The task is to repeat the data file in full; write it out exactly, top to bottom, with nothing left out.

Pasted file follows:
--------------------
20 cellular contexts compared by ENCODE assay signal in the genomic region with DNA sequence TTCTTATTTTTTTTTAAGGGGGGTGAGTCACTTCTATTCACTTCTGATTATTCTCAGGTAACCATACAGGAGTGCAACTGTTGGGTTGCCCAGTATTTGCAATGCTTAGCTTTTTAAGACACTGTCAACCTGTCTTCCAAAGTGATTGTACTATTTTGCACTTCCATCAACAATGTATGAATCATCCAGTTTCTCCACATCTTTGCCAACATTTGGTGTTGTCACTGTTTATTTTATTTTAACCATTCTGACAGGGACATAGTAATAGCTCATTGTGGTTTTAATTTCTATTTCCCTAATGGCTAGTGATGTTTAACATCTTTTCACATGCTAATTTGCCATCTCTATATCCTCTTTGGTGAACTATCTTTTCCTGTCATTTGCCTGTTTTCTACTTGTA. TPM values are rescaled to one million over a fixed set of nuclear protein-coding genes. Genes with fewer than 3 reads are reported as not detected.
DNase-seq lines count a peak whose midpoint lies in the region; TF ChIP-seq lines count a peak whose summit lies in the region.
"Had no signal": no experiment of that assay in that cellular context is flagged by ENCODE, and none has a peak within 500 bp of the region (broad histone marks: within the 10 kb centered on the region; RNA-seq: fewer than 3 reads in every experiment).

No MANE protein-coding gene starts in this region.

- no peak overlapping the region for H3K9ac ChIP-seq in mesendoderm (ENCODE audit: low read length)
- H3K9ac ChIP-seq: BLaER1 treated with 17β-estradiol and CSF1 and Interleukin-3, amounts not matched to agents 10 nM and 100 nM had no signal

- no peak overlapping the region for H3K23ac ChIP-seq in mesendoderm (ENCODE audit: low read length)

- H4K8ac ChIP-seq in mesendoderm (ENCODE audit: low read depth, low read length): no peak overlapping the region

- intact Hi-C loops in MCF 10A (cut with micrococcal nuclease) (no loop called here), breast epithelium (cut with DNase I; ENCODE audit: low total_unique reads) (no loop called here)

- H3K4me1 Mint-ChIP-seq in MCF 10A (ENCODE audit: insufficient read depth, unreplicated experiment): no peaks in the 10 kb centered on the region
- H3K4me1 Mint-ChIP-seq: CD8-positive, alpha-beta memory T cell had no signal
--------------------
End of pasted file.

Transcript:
20 cellular contexts compared by ENCODE assay signal in the genomic region with DNA sequence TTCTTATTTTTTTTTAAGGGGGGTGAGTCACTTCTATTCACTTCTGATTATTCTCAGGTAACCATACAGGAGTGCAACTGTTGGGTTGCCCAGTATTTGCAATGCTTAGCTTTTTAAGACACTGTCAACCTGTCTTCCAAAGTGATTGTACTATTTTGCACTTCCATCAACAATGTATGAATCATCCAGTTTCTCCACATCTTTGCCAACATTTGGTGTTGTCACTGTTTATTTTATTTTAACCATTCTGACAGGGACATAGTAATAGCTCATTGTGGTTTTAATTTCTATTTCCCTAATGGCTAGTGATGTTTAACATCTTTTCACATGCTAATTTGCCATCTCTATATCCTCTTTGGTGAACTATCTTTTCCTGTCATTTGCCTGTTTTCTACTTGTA. TPM values are rescaled to one million over a fixed set of nuclear protein-coding genes. Genes with fewer than 3 reads are reported as not detected.
DNase-seq lines count a peak whose midpoint lies in the region; TF ChIP-seq lines count a peak whose summit lies in the region.
"Had no signal": no experiment of that assay in that cellular context is flagged by ENCODE, and none has a peak within 500 bp of the region (broad histone marks: within the 10 kb centered on the region; RNA-seq: fewer than 3 reads in every experiment).

No MANE protein-coding gene starts in this region.

- no peak overlapping the region for H3K9ac ChIP-seq in mesendoderm (ENCODE audit: low read length)
- H3K9ac ChIP-seq: BLaER1 treated with 17β-estradiol and CSF1 and Interleukin-3, amounts not matched to agents 10 nM and 100 nM had no signal

- no peak overlapping the region for H3K23ac ChIP-seq in mesendoderm (ENCODE audit: low read length)

- H4K8ac ChIP-seq in mesendoderm (ENCODE audit: low read depth, low read length): no peak overlapping the region

- intact Hi-C loops in MCF 10A (cut with micrococcal nuclease) (no loop called here), breast epithelium (cut with DNase I; ENCODE audit: low total_unique reads) (no loop called here)

- H3K4me1 Mint-ChIP-seq in MCF 10A (ENCODE audit: insufficient read depth, unreplicated experiment): no peaks in the 10 kb centered on the region
- H3K4me1 Mint-ChIP-seq: CD8-positive, alpha-beta memory T cell had no signal